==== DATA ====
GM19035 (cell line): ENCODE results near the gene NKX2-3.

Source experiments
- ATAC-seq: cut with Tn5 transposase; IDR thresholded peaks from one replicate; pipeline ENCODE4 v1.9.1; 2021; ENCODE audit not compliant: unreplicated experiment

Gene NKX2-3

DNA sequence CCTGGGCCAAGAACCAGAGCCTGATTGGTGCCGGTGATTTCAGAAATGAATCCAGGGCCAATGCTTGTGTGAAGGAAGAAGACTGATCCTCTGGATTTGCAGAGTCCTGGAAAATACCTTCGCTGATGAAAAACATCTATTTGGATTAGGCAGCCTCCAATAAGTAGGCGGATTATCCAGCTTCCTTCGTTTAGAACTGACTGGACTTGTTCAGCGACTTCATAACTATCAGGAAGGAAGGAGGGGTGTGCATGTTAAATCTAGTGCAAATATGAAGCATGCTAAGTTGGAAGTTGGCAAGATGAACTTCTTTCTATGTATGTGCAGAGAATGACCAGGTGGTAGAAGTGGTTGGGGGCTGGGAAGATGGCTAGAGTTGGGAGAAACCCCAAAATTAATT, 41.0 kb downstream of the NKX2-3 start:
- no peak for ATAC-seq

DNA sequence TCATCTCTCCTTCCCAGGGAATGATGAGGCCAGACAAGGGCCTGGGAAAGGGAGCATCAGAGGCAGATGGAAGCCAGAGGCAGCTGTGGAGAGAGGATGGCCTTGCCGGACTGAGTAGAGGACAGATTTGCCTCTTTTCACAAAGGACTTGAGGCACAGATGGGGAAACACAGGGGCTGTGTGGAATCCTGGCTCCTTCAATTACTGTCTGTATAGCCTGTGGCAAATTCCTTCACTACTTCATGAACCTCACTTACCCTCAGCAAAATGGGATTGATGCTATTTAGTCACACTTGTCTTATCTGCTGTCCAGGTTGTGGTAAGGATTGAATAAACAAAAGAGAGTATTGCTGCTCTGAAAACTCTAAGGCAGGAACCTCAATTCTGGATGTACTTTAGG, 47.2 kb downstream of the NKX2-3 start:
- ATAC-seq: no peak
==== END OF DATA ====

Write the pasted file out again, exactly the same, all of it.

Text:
GM19035 (cell line): ENCODE results near the gene NKX2-3.

Source experiments
- ATAC-seq: cut with Tn5 transposase; IDR thresholded peaks from one replicate; pipeline ENCODE4 v1.9.1; 2021; ENCODE audit not compliant: unreplicated experiment

Gene NKX2-3

DNA sequence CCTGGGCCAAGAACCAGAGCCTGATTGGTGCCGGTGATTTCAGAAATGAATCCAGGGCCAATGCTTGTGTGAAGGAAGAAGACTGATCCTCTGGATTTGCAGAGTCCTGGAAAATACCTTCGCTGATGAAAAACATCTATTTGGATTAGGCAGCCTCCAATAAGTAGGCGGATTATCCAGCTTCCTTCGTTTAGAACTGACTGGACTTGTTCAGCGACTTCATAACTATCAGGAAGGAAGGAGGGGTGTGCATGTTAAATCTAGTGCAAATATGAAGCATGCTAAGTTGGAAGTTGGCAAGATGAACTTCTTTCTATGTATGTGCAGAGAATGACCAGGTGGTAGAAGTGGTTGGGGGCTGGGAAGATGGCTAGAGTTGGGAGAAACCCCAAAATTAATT, 41.0 kb downstream of the NKX2-3 start:
- no peak for ATAC-seq

DNA sequence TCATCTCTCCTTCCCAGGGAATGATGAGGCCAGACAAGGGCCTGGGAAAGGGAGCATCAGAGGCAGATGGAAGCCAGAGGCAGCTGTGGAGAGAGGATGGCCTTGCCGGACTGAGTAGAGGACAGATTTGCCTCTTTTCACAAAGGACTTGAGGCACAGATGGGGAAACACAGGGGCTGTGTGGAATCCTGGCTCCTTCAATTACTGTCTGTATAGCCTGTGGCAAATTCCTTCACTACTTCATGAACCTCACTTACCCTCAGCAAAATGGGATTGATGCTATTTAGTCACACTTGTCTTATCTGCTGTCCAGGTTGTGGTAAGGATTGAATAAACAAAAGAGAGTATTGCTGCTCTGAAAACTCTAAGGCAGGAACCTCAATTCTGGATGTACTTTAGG, 47.2 kb downstream of the NKX2-3 start:
- ATAC-seq: no peak